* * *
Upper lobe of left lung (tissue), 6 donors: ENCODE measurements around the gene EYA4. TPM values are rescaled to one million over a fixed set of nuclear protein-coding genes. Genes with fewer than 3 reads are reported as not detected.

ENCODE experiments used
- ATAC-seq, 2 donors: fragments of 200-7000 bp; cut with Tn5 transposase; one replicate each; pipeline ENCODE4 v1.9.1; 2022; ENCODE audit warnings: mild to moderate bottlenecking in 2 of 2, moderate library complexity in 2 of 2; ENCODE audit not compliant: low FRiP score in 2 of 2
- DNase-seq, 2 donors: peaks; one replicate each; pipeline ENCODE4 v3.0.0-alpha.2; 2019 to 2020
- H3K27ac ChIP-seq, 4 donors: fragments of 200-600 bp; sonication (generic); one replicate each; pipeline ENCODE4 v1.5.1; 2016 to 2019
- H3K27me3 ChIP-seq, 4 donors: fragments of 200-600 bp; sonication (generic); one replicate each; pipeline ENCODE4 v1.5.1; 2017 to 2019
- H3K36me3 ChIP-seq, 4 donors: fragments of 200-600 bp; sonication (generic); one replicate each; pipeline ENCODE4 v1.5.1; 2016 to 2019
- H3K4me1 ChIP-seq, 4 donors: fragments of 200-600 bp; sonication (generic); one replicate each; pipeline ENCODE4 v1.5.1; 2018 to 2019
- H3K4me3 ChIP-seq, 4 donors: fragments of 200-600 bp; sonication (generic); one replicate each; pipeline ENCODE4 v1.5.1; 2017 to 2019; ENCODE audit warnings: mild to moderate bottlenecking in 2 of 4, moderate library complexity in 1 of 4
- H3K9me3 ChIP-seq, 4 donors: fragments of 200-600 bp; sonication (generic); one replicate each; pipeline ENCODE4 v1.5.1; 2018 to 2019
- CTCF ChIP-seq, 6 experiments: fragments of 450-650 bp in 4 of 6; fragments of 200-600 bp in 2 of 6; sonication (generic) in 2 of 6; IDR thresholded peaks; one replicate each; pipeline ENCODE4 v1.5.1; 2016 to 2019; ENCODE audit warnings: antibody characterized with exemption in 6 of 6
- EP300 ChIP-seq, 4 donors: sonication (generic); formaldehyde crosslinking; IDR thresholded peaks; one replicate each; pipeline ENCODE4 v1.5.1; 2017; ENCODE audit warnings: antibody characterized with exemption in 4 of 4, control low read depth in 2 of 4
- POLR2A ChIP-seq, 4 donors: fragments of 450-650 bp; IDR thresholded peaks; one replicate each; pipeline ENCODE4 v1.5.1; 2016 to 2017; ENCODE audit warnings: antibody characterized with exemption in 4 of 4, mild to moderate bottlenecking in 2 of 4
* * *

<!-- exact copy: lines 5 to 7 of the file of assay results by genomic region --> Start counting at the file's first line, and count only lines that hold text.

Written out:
- H3K27ac ChIP-seq, 4 donors: fragments of 200-600 bp; sonication (generic); one replicate each; pipeline ENCODE4 v1.5.1; 2016 to 2019
- H3K27me3 ChIP-seq, 4 donors: fragments of 200-600 bp; sonication (generic); one replicate each; pipeline ENCODE4 v1.5.1; 2017 to 2019
- H3K36me3 ChIP-seq, 4 donors: fragments of 200-600 bp; sonication (generic); one replicate each; pipeline ENCODE4 v1.5.1; 2016 to 2019